It’s also worth saying that you can select panels with shortcuts, all of which can be found under the Window menu in Premiere Pro.
Note that the ‘select timeline’ shortcut isn’t shown, because I have multiple timelines. This shortcut is ‘Shift + 3’ and if you hit that repeatedly, Premiere Pro will cycle through your timelines.
Now, if you select a clip and start typing on your Num Pad, you will see it start to write in the timeline here …
What I have typed is ‘2’ for 2 minutes, ’05’ for 5 seconds, and ’00’ for zero frames. And when I hit enter ON THE NUM PAD, the selected clip will jump to 2:05:00:
If I had nothing selected, the playhead in Premiere Pro would jump to 2:05:00. But this is much more powerful, as you can move the playhead or whatever is selected forwards or backwards, by a specific number of frames.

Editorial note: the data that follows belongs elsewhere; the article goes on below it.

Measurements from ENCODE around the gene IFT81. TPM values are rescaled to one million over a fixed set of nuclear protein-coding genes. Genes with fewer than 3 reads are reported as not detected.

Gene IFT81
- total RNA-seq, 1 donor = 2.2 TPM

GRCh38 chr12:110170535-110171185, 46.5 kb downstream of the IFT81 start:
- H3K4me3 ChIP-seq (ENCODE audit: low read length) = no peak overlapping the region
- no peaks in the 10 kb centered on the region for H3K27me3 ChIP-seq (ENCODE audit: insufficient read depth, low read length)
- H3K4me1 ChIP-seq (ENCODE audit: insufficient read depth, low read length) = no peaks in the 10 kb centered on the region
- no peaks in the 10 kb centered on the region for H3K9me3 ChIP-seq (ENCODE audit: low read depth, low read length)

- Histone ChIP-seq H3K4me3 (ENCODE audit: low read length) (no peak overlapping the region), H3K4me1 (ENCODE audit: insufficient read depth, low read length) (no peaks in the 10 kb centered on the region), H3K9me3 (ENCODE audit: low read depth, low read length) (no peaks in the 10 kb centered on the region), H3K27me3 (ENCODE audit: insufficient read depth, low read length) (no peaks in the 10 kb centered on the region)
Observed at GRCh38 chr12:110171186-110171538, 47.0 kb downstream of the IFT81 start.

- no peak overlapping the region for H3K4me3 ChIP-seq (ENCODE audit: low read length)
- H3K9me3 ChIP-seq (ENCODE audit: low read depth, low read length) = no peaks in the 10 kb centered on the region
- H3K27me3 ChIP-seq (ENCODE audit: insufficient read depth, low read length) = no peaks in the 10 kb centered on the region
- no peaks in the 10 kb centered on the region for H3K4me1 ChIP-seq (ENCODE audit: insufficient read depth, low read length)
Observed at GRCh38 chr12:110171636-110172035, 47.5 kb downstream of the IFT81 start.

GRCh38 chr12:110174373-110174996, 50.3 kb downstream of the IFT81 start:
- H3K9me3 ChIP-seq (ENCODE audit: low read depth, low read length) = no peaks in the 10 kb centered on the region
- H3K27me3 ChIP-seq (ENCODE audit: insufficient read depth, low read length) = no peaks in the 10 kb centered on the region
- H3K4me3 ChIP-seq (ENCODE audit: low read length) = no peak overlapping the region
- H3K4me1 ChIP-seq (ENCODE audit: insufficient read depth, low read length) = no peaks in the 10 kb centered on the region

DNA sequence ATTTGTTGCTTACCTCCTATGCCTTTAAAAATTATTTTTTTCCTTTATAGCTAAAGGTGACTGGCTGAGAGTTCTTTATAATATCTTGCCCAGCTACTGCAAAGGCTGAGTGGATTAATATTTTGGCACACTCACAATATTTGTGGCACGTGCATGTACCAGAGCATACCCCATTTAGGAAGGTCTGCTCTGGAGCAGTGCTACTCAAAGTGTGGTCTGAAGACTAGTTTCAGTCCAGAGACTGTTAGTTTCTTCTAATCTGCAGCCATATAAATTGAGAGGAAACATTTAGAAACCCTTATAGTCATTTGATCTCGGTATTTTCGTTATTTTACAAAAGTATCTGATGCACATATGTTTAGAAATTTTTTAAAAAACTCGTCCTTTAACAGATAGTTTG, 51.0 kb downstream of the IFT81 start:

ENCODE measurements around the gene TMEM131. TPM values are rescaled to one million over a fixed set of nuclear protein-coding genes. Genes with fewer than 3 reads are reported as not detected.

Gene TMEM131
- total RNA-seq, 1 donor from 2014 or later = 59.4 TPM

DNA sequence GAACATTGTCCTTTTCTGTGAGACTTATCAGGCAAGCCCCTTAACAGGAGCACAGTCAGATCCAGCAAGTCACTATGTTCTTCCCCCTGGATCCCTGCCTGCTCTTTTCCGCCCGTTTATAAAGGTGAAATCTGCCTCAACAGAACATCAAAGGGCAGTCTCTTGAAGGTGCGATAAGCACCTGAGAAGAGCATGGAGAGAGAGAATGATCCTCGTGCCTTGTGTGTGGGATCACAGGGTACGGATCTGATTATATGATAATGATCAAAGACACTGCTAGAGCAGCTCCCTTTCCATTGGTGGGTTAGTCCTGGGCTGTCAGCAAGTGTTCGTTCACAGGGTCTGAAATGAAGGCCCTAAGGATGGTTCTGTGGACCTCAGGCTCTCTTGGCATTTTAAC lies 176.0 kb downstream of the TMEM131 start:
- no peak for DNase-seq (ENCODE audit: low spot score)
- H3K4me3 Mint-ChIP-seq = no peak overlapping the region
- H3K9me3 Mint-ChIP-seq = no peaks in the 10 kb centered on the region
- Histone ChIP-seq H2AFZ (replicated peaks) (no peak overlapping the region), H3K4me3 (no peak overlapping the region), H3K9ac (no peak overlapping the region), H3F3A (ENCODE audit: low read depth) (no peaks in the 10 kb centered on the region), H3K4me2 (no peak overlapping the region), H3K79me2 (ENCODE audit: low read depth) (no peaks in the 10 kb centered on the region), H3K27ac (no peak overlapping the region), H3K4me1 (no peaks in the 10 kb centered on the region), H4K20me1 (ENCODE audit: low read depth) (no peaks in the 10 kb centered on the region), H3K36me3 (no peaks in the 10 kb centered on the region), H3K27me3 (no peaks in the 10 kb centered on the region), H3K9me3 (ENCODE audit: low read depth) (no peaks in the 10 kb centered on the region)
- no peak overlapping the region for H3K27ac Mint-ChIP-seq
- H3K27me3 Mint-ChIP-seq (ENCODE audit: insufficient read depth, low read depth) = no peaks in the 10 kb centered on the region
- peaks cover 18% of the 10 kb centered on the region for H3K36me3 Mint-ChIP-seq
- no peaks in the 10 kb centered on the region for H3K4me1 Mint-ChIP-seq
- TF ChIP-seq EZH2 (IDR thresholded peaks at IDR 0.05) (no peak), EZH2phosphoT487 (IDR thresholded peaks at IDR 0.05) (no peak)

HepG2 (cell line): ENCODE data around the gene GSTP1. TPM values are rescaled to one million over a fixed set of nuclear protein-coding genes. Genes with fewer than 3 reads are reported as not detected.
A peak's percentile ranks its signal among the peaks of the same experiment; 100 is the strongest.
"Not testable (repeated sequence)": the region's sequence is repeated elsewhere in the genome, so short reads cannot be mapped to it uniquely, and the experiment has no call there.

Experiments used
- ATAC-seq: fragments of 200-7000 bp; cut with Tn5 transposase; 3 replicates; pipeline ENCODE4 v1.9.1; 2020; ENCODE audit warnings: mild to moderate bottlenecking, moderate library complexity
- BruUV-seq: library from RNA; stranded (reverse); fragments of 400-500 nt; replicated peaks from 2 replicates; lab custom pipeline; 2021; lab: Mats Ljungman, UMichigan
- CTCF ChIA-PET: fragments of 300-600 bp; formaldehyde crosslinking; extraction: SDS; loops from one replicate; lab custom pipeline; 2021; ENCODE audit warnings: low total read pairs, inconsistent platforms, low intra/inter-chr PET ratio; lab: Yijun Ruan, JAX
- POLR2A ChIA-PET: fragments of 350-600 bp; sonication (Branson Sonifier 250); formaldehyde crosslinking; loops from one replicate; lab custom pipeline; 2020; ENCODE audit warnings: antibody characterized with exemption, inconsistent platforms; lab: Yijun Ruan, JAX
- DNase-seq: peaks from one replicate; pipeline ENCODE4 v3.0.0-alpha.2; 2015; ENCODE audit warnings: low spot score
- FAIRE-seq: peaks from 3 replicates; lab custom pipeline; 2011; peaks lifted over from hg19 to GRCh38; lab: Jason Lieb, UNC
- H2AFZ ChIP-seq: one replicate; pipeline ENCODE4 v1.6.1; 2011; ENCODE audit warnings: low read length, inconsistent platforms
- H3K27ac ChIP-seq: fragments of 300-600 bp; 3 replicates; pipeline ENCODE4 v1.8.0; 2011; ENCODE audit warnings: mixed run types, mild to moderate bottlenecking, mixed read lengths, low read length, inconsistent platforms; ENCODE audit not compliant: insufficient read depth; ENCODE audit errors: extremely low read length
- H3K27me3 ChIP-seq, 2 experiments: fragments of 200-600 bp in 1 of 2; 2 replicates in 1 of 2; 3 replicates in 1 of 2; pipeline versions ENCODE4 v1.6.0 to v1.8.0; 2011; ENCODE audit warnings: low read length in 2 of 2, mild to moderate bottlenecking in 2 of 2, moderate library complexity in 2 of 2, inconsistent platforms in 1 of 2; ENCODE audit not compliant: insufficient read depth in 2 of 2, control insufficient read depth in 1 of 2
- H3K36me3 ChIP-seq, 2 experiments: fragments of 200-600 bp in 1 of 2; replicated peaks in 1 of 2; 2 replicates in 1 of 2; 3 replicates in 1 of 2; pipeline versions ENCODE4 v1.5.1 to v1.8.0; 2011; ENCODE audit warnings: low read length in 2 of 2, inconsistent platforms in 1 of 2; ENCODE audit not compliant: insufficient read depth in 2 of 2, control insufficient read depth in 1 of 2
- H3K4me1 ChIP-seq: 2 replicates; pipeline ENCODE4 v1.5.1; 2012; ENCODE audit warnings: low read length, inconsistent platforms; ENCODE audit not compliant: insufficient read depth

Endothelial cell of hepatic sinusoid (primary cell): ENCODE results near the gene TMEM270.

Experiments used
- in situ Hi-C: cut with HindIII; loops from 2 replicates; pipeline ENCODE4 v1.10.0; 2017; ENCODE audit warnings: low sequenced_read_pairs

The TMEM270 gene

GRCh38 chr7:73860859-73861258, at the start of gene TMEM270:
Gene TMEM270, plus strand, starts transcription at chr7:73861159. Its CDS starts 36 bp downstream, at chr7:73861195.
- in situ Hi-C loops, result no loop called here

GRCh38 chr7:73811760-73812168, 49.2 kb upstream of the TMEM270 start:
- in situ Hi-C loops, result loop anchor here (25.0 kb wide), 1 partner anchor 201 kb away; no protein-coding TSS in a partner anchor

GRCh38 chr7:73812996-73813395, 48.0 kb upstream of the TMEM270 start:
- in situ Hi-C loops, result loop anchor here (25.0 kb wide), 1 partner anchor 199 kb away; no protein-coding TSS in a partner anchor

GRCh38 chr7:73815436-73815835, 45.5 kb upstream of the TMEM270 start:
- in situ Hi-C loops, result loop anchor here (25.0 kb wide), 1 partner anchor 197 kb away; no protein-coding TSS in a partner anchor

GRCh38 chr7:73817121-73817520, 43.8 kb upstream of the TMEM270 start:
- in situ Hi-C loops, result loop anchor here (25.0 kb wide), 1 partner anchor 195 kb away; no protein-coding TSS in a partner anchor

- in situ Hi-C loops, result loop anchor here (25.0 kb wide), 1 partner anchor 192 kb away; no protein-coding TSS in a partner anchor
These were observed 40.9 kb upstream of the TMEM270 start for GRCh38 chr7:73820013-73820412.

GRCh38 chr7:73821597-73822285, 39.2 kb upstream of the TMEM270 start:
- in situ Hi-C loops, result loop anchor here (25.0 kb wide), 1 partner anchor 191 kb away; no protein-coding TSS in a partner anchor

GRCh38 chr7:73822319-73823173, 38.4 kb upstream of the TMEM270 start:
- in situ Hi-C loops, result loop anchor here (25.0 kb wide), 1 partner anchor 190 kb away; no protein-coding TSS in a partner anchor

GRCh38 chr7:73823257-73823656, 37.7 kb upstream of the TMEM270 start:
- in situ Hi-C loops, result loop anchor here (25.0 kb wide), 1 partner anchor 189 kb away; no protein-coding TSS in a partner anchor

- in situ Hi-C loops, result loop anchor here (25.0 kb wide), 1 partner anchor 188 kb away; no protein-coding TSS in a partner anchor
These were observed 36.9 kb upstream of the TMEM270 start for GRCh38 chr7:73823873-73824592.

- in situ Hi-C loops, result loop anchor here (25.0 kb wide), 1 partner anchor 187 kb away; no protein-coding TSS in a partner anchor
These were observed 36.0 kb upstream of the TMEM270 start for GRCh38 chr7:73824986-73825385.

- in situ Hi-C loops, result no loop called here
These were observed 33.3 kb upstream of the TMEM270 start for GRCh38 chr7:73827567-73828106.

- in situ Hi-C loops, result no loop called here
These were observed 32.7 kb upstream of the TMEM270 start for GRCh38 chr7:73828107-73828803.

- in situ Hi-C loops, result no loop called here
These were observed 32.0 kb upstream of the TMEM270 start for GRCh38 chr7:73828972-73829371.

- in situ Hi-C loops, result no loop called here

So, with that clip still selected, on my Num Pad, I type ‘-20,’ which will bring the clip 20 frames back up the timeline:
If you use + before you type a number, it will move whatever is selected down the timeline, and if you use – , it will move back up the timeline.
AND – this also works for selected edit points:
Simply clip on the edit point you want (holding Ctrl (Cmd on Mac), and it will allow you to select roll or ripple, and type the value you want, + or – , and the edit point will move.
If you’d like to learn more about Premiere Pro CC, check out Larry Jordan’s extensive training or sign up for a membership for on-demand video editing courses.
Here is our list of Premiere Pro tutorials.